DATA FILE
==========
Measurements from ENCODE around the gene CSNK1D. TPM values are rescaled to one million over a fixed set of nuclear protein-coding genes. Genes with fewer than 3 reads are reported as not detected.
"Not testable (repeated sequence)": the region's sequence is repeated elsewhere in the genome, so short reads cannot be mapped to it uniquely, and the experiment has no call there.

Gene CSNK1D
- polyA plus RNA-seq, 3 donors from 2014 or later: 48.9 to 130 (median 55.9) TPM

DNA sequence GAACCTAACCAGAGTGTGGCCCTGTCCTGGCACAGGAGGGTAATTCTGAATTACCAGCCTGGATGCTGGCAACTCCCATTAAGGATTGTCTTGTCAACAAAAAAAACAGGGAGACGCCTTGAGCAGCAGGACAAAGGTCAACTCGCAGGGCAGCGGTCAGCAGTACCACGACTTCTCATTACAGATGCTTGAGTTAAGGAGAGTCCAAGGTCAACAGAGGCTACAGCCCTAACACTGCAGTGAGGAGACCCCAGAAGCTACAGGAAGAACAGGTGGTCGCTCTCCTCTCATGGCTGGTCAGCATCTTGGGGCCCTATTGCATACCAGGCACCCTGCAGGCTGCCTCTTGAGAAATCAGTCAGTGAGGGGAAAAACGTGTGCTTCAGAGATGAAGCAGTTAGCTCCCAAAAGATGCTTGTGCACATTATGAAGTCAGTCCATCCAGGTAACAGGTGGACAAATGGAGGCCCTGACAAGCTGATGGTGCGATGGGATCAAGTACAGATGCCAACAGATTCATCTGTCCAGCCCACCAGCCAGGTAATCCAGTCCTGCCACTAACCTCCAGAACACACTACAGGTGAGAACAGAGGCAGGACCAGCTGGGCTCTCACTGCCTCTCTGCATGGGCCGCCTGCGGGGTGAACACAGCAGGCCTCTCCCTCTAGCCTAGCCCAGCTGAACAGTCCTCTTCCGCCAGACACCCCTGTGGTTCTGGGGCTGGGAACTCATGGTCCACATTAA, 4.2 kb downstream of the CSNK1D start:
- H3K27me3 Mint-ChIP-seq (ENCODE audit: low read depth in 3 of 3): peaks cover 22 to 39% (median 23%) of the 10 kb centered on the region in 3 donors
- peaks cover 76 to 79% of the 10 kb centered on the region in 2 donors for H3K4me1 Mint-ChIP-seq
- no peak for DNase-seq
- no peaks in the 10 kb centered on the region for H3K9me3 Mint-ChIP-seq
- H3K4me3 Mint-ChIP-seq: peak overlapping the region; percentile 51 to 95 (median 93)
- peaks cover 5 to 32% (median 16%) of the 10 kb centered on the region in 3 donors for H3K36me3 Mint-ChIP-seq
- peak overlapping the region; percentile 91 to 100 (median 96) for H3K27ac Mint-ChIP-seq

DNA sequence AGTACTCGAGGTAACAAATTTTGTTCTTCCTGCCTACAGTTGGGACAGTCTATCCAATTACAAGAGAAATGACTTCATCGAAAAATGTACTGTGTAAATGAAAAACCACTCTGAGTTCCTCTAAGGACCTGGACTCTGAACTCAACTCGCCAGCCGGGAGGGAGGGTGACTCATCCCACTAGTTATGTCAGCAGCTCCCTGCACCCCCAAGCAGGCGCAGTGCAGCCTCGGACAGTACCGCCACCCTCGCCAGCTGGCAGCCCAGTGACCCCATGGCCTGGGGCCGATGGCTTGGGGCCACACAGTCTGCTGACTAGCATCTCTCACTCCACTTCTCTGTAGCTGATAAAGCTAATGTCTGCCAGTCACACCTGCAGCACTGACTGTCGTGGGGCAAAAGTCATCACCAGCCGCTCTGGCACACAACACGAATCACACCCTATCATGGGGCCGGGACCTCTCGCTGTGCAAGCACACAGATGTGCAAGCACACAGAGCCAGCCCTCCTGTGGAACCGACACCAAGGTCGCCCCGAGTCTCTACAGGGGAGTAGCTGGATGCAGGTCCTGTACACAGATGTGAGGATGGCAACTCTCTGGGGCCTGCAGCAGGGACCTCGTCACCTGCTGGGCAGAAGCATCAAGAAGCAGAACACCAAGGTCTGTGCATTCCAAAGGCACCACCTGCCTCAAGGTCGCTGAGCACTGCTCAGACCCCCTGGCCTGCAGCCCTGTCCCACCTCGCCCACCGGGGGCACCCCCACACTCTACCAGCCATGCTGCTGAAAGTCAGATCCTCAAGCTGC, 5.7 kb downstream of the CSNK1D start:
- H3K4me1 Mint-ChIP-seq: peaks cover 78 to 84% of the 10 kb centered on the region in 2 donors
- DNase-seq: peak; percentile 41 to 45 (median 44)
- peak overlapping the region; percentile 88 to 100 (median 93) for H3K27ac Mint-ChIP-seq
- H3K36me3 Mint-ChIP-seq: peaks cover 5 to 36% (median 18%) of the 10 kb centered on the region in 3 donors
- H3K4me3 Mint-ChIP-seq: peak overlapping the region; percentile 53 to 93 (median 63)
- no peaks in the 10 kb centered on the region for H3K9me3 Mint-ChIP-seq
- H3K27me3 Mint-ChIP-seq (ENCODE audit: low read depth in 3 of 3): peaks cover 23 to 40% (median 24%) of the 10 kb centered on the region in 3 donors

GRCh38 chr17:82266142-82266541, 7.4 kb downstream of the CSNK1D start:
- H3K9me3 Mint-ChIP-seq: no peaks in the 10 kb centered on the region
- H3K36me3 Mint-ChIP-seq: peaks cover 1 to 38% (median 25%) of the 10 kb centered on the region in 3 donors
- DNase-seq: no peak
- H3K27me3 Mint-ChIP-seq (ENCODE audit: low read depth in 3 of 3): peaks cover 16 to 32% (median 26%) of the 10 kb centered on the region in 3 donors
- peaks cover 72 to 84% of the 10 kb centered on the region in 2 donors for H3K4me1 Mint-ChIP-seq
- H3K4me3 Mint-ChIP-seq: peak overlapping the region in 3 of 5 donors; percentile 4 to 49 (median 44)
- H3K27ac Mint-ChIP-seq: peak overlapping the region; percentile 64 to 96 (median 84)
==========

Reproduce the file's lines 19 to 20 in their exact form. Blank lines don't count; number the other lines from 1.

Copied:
- no peaks in the 10 kb centered on the region for H3K9me3 Mint-ChIP-seq
- H3K27me3 Mint-ChIP-seq (ENCODE audit: low read depth in 3 of 3): peaks cover 23 to 40% (median 24%) of the 10 kb centered on the region in 3 donors